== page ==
The growth of PCP and other finance options is driving the iphonifiaction of the motor industry, cap hpi has argued.
Andrew Mee, senior forecasting editor at cap hpi, said: “It is the start of a ‘pay to drive’ rather than ‘pay to own’ model, which is likely to fuel new ownership models in the future. People are comfortable paying a monthly fee to be mobile. This opens up the market to new opportunities.”
Evidence cap hpi used to argue this point, included the fact that the length of time motorists own a car has plummeted, which it said is creating a world where consumers are likely to change their car more often than they change their phone.
The company noted this will have ‘huge implications’ across the supply chain, with a rise in frequency of ownership creating more demand to keep manufacturers busy.
The cheap finance that is driving the popularity of these ownership models is predicated by strong resale values. However the large numbers of nearly new cars returning to the market as a result of record vehicle sales and PCP penetration has concerned some that the automotive sector could be headed towards a housing style crash, with owners stuck in negative equity with their vehicles.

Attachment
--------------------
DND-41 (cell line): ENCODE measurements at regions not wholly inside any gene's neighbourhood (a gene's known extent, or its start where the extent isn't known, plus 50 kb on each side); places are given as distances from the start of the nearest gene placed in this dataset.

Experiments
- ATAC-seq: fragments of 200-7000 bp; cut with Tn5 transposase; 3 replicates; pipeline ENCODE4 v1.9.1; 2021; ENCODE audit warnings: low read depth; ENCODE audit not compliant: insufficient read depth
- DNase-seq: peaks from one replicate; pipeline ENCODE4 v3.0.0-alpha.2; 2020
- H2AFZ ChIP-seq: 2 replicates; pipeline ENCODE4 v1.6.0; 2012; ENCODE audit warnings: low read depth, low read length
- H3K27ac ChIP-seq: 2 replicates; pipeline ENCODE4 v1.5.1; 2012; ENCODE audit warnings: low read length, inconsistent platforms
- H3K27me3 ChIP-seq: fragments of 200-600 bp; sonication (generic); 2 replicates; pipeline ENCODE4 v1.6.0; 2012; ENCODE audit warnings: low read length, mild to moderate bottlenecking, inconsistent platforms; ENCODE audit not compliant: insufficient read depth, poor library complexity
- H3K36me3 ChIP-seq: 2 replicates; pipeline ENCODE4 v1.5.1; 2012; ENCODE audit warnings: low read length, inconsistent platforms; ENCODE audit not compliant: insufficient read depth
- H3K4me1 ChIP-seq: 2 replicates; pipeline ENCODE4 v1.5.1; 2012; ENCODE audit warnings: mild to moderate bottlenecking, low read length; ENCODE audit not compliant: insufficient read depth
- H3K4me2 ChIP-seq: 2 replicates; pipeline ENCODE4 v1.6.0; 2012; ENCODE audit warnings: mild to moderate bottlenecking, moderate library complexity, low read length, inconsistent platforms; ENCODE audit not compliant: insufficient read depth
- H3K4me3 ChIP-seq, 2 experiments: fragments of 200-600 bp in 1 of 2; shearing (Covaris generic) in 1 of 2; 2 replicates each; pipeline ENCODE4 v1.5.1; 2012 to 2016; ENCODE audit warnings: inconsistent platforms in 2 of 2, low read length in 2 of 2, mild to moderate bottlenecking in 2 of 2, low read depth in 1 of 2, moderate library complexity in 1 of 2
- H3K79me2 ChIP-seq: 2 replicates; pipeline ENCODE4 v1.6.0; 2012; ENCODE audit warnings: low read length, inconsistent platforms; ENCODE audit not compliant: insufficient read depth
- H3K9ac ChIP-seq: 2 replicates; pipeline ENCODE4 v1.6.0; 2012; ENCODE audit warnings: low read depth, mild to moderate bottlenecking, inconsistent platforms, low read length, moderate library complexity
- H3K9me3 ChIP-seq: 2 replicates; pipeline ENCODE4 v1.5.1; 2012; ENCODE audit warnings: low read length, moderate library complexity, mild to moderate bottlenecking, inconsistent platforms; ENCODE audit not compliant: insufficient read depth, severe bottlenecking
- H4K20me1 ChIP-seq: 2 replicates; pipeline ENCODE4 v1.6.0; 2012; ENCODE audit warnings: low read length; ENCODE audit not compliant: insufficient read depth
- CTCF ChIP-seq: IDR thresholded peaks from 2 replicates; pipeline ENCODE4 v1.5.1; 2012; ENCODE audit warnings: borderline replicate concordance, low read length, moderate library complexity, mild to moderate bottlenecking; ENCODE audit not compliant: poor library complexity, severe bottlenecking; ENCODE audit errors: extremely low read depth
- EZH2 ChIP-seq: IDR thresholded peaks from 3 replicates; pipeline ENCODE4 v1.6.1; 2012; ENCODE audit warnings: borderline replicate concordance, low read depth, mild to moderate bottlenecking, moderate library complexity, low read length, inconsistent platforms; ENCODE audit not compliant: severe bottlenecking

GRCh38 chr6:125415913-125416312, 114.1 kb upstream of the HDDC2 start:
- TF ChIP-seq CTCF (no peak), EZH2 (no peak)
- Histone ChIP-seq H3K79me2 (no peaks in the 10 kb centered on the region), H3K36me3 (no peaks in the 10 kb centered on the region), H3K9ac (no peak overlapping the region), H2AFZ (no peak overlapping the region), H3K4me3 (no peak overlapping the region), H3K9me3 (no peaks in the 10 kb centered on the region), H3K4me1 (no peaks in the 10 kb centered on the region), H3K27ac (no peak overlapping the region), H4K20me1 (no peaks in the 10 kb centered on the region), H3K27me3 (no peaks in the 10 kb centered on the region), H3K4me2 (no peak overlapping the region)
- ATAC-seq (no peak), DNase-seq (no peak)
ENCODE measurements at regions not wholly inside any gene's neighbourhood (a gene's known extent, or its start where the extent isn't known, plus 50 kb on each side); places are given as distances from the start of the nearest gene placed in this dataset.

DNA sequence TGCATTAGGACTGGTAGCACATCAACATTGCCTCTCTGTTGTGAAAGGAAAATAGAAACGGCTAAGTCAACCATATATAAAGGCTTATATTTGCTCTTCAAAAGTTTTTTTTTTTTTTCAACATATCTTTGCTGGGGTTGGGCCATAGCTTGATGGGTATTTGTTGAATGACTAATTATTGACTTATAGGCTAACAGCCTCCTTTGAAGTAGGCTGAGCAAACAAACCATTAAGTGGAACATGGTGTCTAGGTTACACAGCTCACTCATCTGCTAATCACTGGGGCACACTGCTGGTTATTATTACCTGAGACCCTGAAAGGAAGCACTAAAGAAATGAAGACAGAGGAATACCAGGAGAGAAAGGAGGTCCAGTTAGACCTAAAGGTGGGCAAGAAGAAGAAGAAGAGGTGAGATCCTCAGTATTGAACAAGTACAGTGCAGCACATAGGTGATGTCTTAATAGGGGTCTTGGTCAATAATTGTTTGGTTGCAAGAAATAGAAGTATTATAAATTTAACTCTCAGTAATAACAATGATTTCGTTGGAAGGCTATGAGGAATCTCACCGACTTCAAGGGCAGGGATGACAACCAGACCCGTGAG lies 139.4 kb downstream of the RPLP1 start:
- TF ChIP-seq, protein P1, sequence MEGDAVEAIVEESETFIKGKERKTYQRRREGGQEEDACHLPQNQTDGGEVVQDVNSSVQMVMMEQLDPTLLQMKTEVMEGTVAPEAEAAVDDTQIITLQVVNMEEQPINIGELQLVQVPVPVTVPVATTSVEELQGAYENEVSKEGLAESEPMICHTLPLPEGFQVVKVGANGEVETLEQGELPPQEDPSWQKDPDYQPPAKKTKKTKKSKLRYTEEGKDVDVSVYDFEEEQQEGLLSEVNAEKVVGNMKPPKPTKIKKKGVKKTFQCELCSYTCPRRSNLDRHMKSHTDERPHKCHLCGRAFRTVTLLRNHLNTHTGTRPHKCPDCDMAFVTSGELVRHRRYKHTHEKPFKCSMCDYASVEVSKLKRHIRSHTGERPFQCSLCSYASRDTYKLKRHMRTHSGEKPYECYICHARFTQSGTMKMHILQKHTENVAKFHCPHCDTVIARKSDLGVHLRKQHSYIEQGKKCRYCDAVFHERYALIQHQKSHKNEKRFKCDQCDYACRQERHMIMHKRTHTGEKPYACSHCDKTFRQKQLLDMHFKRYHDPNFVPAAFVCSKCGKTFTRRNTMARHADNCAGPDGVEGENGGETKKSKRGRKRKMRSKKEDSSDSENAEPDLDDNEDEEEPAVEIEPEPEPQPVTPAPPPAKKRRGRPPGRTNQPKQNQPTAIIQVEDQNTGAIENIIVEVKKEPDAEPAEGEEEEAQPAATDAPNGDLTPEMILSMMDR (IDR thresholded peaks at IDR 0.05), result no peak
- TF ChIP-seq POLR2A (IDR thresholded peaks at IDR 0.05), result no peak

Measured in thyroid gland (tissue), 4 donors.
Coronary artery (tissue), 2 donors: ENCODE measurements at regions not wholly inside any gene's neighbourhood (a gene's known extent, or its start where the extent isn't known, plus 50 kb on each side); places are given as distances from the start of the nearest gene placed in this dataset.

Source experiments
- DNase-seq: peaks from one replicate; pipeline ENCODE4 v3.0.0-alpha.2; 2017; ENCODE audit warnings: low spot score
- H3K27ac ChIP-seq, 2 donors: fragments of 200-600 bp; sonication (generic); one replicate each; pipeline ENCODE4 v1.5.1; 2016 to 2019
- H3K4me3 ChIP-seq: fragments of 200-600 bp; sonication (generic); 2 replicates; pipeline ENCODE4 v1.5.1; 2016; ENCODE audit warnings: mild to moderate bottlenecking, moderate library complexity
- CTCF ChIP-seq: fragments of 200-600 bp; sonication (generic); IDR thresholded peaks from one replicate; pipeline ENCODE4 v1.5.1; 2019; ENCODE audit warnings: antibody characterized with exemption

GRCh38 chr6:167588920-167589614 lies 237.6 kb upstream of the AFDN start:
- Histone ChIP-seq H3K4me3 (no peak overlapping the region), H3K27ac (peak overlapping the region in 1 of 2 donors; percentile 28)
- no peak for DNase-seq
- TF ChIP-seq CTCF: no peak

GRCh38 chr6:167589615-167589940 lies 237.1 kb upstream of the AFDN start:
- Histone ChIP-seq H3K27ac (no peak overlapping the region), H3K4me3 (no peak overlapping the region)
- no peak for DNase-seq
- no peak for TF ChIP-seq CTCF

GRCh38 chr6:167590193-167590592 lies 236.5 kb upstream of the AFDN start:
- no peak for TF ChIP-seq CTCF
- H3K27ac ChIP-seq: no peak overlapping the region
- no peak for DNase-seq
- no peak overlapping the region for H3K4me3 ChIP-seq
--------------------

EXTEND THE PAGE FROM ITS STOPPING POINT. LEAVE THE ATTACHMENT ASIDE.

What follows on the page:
Mee said there were a number of factors making such a crash less likely. He argued: “Consumer demand remains strong in the used market, and this has supported values as volumes of used stock rise. It is also clear that PCP is becoming more popular in the used market and dealers expect its use to double in the future. This will further help to support demand.”
In the UK, Mee said there was an additional cushion in the UK: “We don’t expect a bubble in the UK because our market operates differently to the US. The typical UK finance company works on 85 to 90% of our gold book forecast number, which is based on cap Clean condition. The US don't publish data in the same way.”
Cap hpi said some manufacturers see average returns of around 24 months, and there is evidence of a growing number of 18-month leases in the market. “Many organisations are contacting PCP customers well in advance of the end of the contract to take advantage of early equity parity and so secure a new deal. Manufacturers are managing volumes in the used market by varying contract lengths by model and remarketing channels,” cap hpi added.
Mee concluded: “2013 was the first big jump in PCP, from 145,000 vehicles to 424,000. We have lived with large volumes of vehicles through this finance model for some time now, with only positive effects on the market. Traditionally, there was always a shortage of good condition stock around the two-year-old age bracket and dealers are putting any returned vehicles straight back onto the forecourt, rather than disposing of them through auction, further supporting used values.”